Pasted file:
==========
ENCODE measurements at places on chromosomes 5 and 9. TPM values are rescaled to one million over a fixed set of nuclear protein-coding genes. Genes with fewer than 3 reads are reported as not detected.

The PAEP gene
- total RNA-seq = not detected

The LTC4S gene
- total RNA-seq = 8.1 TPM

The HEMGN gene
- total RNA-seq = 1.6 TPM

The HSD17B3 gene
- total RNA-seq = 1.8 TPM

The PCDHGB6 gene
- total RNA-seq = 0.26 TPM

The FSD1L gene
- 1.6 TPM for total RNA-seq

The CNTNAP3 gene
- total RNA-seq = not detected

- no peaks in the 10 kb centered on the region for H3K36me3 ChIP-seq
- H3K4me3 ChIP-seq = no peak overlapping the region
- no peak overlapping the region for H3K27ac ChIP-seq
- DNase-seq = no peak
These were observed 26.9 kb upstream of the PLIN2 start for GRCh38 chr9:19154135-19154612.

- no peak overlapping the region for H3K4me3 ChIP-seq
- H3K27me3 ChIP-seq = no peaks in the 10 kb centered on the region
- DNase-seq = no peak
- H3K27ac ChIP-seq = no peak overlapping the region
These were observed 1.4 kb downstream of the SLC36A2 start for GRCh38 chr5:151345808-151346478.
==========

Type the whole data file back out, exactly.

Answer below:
ENCODE measurements at places on chromosomes 5 and 9. TPM values are rescaled to one million over a fixed set of nuclear protein-coding genes. Genes with fewer than 3 reads are reported as not detected.

The PAEP gene
- total RNA-seq = not detected

The LTC4S gene
- total RNA-seq = 8.1 TPM

The HEMGN gene
- total RNA-seq = 1.6 TPM

The HSD17B3 gene
- total RNA-seq = 1.8 TPM

The PCDHGB6 gene
- total RNA-seq = 0.26 TPM

The FSD1L gene
- 1.6 TPM for total RNA-seq

The CNTNAP3 gene
- total RNA-seq = not detected

- no peaks in the 10 kb centered on the region for H3K36me3 ChIP-seq
- H3K4me3 ChIP-seq = no peak overlapping the region
- no peak overlapping the region for H3K27ac ChIP-seq
- DNase-seq = no peak
These were observed 26.9 kb upstream of the PLIN2 start for GRCh38 chr9:19154135-19154612.

- no peak overlapping the region for H3K4me3 ChIP-seq
- H3K27me3 ChIP-seq = no peaks in the 10 kb centered on the region
- DNase-seq = no peak
- H3K27ac ChIP-seq = no peak overlapping the region
These were observed 1.4 kb downstream of the SLC36A2 start for GRCh38 chr5:151345808-151346478.